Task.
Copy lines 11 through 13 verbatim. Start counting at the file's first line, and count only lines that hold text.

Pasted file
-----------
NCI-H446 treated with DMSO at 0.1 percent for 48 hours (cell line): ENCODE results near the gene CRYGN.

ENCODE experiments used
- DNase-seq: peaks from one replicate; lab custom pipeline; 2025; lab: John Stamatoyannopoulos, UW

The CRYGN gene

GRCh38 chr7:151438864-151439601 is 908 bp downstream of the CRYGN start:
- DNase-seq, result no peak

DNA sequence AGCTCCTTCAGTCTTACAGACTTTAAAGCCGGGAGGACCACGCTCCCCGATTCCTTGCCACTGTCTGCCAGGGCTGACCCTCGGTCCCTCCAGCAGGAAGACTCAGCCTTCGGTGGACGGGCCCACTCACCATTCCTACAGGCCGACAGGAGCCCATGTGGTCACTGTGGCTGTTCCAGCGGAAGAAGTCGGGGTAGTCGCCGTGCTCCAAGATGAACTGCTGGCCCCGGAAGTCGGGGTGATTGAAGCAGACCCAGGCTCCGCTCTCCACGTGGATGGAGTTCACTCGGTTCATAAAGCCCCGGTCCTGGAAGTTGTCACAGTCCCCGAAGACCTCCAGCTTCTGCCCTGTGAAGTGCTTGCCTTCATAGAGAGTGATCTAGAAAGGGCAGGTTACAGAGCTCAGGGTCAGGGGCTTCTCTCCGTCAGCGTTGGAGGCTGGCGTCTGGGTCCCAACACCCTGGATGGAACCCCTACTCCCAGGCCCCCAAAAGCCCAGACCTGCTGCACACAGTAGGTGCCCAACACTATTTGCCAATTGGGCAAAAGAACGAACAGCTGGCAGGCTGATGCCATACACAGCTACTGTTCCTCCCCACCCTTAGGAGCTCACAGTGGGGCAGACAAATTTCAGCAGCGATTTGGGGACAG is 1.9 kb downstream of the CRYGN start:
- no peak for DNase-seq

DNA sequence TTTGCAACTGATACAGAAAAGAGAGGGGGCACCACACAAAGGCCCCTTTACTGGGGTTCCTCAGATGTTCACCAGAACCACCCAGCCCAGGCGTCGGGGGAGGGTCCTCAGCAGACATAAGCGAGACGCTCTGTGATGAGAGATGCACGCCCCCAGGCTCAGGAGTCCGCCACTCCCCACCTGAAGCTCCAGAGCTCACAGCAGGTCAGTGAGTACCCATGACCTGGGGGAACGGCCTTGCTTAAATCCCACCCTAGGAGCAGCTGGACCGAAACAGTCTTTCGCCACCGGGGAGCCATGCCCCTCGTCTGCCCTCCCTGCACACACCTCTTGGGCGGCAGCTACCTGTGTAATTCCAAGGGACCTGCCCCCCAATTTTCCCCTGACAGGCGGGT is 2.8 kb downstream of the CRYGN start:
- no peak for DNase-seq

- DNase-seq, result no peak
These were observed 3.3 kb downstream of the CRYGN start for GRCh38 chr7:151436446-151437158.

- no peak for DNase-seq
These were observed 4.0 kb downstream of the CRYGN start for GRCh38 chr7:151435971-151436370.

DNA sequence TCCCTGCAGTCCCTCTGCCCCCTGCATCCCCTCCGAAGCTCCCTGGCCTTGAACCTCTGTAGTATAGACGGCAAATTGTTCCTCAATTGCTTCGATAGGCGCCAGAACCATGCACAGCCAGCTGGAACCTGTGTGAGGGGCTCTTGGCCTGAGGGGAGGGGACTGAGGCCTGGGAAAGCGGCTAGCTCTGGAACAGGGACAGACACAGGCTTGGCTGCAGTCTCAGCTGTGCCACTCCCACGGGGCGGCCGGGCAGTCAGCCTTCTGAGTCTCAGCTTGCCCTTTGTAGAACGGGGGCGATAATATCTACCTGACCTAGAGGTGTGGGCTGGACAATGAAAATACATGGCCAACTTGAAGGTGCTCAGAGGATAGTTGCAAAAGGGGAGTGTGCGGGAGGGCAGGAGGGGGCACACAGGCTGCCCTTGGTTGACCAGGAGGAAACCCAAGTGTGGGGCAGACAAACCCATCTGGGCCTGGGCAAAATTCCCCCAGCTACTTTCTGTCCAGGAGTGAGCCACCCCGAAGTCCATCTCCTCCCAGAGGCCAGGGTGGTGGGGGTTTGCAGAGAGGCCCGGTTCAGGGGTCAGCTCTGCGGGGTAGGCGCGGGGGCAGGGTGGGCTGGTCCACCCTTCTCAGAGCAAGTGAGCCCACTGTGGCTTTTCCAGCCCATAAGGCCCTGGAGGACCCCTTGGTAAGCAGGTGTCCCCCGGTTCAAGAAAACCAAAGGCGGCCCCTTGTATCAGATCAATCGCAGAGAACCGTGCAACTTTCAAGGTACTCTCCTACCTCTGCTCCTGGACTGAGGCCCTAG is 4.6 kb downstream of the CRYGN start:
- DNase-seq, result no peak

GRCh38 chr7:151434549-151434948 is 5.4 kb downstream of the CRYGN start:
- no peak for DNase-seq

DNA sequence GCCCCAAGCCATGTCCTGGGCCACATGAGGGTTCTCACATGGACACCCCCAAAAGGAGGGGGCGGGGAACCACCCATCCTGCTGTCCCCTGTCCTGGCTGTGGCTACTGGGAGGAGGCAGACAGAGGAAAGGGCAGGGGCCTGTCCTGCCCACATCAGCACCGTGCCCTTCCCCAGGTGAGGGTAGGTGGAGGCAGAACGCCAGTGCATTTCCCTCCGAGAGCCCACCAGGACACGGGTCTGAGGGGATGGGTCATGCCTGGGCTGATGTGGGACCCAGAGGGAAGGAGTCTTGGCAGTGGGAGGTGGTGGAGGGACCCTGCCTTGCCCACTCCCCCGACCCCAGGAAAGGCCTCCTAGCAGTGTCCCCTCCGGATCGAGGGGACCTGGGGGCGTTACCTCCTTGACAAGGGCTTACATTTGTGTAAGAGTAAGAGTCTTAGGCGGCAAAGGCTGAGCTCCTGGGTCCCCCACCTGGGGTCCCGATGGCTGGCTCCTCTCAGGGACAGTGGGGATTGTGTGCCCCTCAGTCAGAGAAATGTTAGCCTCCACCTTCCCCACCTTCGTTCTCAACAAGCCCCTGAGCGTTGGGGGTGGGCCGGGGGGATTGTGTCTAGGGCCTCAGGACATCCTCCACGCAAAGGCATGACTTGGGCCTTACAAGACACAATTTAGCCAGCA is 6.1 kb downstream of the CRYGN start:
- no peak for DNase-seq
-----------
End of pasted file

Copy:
- DNase-seq, result no peak
These were observed 3.3 kb downstream of the CRYGN start for GRCh38 chr7:151436446-151437158.

- no peak for DNase-seq